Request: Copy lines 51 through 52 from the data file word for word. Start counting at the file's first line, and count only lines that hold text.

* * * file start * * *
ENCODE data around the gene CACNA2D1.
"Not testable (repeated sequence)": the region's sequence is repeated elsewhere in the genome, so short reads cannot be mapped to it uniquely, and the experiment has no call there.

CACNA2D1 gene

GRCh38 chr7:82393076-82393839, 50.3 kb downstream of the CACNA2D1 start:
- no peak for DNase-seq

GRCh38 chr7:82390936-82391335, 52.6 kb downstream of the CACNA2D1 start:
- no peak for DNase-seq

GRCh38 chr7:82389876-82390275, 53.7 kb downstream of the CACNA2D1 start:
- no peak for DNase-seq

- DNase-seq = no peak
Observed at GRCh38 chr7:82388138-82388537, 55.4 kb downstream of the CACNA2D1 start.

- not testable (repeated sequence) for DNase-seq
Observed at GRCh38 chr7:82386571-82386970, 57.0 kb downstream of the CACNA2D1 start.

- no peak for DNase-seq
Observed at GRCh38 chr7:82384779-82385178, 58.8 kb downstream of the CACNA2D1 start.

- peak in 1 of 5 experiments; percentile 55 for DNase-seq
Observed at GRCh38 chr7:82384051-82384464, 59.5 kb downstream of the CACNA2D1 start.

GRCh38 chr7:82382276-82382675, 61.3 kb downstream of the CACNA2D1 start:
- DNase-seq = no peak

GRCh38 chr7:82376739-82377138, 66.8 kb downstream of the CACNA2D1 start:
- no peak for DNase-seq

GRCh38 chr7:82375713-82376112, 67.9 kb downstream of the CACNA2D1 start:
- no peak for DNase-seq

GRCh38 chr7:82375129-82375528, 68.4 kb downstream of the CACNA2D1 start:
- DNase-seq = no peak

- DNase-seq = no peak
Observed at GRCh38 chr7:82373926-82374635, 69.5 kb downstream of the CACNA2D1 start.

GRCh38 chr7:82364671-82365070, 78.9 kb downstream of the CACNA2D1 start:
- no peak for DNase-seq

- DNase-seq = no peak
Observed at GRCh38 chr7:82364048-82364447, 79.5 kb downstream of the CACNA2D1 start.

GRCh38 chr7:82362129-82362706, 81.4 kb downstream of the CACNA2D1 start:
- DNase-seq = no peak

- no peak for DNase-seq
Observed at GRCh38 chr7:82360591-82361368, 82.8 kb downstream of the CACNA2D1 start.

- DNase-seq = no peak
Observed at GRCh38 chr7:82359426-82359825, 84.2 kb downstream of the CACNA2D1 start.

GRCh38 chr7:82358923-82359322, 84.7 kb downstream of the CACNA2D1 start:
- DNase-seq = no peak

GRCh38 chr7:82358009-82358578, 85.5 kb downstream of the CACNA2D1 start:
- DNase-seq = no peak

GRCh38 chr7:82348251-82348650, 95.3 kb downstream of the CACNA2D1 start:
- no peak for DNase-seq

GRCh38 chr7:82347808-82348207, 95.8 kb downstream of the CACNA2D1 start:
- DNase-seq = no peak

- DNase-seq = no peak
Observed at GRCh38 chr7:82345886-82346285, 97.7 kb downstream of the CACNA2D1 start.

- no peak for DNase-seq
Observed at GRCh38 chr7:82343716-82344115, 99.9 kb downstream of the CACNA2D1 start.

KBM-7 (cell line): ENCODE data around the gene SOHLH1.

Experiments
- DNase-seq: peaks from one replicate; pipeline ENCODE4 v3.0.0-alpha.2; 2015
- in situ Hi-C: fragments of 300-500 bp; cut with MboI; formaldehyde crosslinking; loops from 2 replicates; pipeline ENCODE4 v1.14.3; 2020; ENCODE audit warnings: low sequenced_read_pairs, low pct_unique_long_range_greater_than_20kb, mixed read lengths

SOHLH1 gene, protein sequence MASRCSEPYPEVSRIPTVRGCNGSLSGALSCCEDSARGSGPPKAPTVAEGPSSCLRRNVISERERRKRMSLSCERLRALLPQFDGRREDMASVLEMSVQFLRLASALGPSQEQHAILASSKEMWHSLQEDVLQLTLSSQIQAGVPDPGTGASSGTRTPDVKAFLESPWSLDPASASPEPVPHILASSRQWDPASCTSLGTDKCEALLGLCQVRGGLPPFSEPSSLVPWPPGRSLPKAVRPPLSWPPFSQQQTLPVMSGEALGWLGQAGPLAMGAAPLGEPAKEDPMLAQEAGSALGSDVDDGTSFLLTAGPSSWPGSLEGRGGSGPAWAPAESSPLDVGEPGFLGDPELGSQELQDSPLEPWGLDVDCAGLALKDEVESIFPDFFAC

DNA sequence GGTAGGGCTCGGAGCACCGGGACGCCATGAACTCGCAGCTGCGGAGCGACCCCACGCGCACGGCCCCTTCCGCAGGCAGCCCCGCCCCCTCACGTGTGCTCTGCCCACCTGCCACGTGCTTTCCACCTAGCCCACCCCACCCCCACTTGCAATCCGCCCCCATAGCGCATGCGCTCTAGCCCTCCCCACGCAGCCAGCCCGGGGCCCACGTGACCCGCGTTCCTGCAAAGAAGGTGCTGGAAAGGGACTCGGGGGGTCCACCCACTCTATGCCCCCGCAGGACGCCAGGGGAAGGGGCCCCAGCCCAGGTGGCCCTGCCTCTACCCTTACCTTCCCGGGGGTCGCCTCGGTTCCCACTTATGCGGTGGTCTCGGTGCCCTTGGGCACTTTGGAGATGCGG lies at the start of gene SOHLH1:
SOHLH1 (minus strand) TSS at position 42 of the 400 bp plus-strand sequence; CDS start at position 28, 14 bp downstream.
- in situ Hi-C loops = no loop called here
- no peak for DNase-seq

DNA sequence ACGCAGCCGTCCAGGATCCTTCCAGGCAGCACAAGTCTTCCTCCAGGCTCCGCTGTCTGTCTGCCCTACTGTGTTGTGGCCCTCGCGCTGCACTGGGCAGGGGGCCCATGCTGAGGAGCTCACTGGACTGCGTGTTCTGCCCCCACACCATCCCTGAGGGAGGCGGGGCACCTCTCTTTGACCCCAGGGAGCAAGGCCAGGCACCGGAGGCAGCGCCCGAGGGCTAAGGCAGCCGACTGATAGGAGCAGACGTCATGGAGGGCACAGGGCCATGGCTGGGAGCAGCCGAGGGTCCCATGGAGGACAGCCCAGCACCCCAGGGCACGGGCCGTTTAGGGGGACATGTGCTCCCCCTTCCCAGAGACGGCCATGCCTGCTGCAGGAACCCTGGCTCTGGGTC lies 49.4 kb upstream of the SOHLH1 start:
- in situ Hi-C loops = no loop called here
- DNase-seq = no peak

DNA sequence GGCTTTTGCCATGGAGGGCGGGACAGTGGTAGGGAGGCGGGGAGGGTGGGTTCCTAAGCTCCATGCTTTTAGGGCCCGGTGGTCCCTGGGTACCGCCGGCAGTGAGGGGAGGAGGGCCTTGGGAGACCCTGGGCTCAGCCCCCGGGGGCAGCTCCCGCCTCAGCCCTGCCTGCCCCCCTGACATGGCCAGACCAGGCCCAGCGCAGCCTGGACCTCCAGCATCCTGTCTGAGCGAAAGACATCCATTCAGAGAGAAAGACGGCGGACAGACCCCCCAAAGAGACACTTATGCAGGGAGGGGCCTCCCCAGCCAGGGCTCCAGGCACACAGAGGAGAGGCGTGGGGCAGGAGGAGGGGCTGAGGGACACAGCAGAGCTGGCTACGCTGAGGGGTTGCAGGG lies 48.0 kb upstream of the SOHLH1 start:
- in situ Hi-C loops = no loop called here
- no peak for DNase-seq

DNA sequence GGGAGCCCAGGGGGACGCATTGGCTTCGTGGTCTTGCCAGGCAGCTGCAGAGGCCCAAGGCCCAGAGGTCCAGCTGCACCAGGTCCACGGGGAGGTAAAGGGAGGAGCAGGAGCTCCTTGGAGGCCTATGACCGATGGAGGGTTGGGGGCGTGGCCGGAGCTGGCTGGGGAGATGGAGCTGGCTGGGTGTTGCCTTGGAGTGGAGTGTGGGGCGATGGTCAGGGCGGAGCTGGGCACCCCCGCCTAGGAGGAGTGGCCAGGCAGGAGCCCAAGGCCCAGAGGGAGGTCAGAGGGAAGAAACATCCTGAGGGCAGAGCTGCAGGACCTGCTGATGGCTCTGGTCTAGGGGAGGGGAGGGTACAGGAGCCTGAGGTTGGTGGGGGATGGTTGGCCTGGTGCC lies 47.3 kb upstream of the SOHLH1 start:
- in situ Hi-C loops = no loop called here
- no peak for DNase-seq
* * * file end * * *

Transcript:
Experiments
- DNase-seq: peaks from one replicate; pipeline ENCODE4 v3.0.0-alpha.2; 2015